Women rock, and in Sabrina Fallah’s case, she actually does rock. Her guitar-driven melodies might remind you of P!nk or Avril Lavigne, but Fallah’s sweet soprano adds a unique twist.
Her EPs, a self-titled debut and follow-up album “Kiss Is a Killer,” show that she’s been at this for a while. In the 10 years she’s been performing, music has become her full-time work. Her first hint that she wanted to be a singer was at age 14 when she won her first singing competition, but she’s been surrounded by music since childhood. Her cousin would play his guitar and let her hear the new bands he was listening to. Some of her favorites now are Green Day, Bon Jovi, and Billy Idol. This exposure, along with her love of writing short stories and poetry, led her to becoming a singer/songwriter.
I forgot about her! Sort of. Some of her songs from Metals always make it on to my fall playlists, but before and after that, I forgot about her. It has been six years, after all, since she released anything new. But, I personally feel that should be the hallmark of a steady artist. Give yourself space and time to create genuine music instead of slamming a new single or album out yearly. (Don’t get me wrong, some artists do that, and they do it well… but usually they don’t because it’s rushed and forced.)
Image via Pitchfork.
Image via eil.com
Image via Vice.
Feist. Image via NME.
Her new album, Pleasure, is coming out April 28. It took me a couple listens to this new single Century to warm up to it. The tempo is a little trickier–it never quite gets beyond that point where you feel the sound is going to crest. The guitars are low and prod you forward like thumbing your way for a ride down a long desert road. The ending features a bit of spoken word by English artist Jarvis Cocker, who I’m only familiar with by name. It’s a spooky addition that illustrates the theme of the song (which sounds like it might be depression or sadness). So, being that Century has all my favorite elements (dark, spooky, and a little awkward to get used to), I listened to it a few more times, and now I will say confidently that it’s a damn good song and I can’t wait to hear more. Welcome back Feist!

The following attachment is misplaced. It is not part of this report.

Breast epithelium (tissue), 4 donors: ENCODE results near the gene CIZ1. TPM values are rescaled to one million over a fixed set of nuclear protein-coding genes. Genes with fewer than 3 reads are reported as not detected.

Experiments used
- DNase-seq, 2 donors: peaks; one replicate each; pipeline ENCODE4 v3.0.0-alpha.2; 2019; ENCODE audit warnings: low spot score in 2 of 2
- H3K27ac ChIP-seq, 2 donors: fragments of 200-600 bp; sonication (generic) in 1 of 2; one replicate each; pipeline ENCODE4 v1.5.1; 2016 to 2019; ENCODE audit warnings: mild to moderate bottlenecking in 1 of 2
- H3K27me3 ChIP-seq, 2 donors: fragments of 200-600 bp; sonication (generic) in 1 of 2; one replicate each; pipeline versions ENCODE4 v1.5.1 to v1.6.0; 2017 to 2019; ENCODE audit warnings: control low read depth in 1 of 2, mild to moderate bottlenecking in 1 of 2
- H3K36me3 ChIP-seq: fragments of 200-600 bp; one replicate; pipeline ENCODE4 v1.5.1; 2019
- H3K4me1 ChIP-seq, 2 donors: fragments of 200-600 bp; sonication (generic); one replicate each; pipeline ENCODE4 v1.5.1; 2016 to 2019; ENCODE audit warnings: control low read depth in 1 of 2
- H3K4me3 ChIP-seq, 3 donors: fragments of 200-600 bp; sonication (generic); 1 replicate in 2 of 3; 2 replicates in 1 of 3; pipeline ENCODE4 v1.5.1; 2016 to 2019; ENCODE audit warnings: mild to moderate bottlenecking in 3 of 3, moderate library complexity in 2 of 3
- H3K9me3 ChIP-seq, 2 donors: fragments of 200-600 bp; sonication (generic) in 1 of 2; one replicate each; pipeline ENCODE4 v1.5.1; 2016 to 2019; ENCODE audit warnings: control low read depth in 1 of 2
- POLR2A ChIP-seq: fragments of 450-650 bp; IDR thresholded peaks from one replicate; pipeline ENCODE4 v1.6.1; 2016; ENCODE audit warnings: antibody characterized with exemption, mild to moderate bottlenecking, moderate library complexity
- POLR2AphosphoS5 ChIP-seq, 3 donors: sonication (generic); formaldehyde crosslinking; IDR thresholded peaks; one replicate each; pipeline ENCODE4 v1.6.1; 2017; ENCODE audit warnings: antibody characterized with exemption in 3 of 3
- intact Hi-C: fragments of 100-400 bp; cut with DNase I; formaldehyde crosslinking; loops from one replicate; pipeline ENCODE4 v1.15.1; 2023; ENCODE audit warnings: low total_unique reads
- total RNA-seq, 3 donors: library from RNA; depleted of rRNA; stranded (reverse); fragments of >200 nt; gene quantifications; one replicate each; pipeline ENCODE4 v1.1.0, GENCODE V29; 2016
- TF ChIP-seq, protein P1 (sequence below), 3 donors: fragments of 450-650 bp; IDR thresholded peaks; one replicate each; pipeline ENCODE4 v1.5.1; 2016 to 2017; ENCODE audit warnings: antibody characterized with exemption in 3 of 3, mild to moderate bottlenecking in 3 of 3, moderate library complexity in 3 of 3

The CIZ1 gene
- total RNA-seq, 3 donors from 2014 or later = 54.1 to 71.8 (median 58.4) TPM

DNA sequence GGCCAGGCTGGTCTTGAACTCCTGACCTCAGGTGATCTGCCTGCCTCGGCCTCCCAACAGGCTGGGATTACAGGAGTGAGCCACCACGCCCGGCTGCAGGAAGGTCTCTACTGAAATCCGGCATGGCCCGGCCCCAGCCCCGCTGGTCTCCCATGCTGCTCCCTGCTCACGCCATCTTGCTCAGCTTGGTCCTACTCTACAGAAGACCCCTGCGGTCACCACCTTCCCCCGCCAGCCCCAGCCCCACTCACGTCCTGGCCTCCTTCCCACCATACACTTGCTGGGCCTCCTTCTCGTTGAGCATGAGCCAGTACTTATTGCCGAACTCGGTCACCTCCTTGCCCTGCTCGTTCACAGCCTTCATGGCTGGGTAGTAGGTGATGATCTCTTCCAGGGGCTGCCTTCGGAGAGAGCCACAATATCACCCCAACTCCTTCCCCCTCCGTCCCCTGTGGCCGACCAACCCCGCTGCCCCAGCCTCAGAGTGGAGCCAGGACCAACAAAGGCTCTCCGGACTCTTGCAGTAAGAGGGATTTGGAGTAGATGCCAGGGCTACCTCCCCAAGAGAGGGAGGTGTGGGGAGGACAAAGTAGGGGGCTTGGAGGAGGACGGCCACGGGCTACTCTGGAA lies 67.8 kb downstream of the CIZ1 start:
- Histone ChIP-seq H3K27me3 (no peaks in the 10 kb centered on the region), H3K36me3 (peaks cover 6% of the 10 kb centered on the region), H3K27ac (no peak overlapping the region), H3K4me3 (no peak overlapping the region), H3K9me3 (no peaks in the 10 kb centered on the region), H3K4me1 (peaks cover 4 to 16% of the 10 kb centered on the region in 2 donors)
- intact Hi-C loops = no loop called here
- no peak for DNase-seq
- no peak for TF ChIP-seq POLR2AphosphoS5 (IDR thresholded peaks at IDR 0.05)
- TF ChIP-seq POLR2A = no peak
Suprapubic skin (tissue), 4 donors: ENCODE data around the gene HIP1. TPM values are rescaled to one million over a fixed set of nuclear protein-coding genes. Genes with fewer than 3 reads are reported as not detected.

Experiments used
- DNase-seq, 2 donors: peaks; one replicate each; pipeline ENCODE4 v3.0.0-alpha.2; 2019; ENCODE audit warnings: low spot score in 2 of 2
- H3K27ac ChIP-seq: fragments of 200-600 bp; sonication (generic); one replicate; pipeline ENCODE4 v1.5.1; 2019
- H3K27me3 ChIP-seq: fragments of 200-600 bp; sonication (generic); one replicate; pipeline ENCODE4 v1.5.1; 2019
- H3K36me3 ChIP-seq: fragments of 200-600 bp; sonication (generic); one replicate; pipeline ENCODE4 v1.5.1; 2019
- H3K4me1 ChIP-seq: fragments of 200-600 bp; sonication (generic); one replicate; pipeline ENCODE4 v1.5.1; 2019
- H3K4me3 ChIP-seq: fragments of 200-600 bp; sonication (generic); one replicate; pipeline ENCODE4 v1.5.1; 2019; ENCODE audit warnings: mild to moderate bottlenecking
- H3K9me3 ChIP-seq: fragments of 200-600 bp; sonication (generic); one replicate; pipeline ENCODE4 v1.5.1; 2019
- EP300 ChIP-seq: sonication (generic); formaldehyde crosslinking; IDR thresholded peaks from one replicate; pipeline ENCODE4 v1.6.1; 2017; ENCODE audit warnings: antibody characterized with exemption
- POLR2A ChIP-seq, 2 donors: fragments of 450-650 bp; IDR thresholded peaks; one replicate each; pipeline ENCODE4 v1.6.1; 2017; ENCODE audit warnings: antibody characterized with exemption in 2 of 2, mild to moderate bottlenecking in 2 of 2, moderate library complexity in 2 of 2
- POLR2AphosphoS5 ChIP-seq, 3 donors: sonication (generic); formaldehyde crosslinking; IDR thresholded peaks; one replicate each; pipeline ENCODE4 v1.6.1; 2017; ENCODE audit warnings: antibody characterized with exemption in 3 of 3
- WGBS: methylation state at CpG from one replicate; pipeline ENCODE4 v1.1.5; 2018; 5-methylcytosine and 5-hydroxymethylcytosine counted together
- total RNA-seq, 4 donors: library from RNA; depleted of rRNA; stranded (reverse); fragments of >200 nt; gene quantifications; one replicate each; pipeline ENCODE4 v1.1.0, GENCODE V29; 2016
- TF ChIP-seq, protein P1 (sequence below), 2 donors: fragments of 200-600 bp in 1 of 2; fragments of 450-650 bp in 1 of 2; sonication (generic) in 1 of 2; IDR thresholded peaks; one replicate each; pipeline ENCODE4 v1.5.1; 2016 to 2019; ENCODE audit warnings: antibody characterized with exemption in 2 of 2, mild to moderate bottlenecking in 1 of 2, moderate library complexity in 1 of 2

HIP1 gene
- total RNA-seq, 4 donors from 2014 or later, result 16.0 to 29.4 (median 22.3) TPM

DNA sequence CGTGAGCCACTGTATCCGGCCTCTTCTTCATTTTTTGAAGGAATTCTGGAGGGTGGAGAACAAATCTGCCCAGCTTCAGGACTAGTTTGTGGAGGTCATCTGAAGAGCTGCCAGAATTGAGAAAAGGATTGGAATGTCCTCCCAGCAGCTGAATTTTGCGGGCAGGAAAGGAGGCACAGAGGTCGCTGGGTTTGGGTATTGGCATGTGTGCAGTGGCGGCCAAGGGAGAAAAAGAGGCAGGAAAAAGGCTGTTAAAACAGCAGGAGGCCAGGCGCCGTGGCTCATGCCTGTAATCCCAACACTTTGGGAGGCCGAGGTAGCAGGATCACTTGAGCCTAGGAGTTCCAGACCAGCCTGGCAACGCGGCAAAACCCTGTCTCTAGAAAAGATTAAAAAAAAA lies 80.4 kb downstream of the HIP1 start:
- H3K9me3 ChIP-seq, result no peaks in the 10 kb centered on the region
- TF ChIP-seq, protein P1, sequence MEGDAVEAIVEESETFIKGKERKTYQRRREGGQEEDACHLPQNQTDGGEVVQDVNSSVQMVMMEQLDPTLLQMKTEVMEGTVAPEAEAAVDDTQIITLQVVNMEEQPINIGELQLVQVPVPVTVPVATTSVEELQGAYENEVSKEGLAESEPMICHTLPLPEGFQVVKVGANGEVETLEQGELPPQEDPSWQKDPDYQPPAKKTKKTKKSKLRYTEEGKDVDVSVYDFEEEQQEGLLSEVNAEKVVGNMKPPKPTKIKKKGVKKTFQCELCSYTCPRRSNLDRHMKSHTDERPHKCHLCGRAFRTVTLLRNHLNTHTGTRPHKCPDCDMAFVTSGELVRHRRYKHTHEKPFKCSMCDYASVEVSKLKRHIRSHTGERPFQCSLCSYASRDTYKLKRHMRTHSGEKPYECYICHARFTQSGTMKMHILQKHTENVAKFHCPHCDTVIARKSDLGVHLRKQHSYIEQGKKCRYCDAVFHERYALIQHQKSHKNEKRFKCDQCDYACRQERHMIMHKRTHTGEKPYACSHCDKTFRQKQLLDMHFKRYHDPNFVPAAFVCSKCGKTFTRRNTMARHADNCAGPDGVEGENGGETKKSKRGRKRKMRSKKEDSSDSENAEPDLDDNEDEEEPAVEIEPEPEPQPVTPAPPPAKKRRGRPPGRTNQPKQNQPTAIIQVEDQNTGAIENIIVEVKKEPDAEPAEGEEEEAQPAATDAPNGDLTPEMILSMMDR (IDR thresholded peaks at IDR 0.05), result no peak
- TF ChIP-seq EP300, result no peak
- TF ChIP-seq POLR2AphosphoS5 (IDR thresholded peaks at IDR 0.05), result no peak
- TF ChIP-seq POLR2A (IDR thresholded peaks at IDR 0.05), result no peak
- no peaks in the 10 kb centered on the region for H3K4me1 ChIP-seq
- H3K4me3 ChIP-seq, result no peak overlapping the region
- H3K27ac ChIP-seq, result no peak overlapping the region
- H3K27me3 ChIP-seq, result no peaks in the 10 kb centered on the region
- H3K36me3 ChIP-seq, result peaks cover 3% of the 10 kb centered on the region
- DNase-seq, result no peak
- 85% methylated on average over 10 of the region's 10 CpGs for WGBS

Heard this song by UK singer Rebecca Ferguson (oh, ha, just saw when I Googled her that she’s the one who said she’d sing at Donald Trump’s inauguration if she could sing Strange Fruit) on an episode of Being Mary Jane (which I stumbled upon on Netflix and was pleasantly surprised. It’s funny, thoughtful, and nuanced, also giving a spotlight to woman in business leadership. Props to creator Mara Brock Akil and Gabrielle Union, my new celebrity girl crush, lol. Watch out Tracee Ellis Ross…).
Rebecca Ferguson. Image via Digital Spy.
Mara Brock Akil. Image via Oprah.com.
Gabrielle Union. Image via New York Magazine.
Ok, too many parentheticals…
I took note of the refrain “I hope,” repeated and giving you now choice but to hear it. And we hardly hear it so emphatically these days. Then listening to the lyrics, not only do we not hear that we hope for things nearly enough, we don’t hope the best for our enemies. You know, I’d like to think I don’t have any, because that word feels really strong. But you can’t stop life, and there are definitely people in my life who I’ve done wrong to as well as to me. This song is a good reminder of “live and let live,” and that sometimes, the best we can do is hope the best for each other. Not without frustration, struggle, or aggravation, but eventually, that’s all. Hope the best.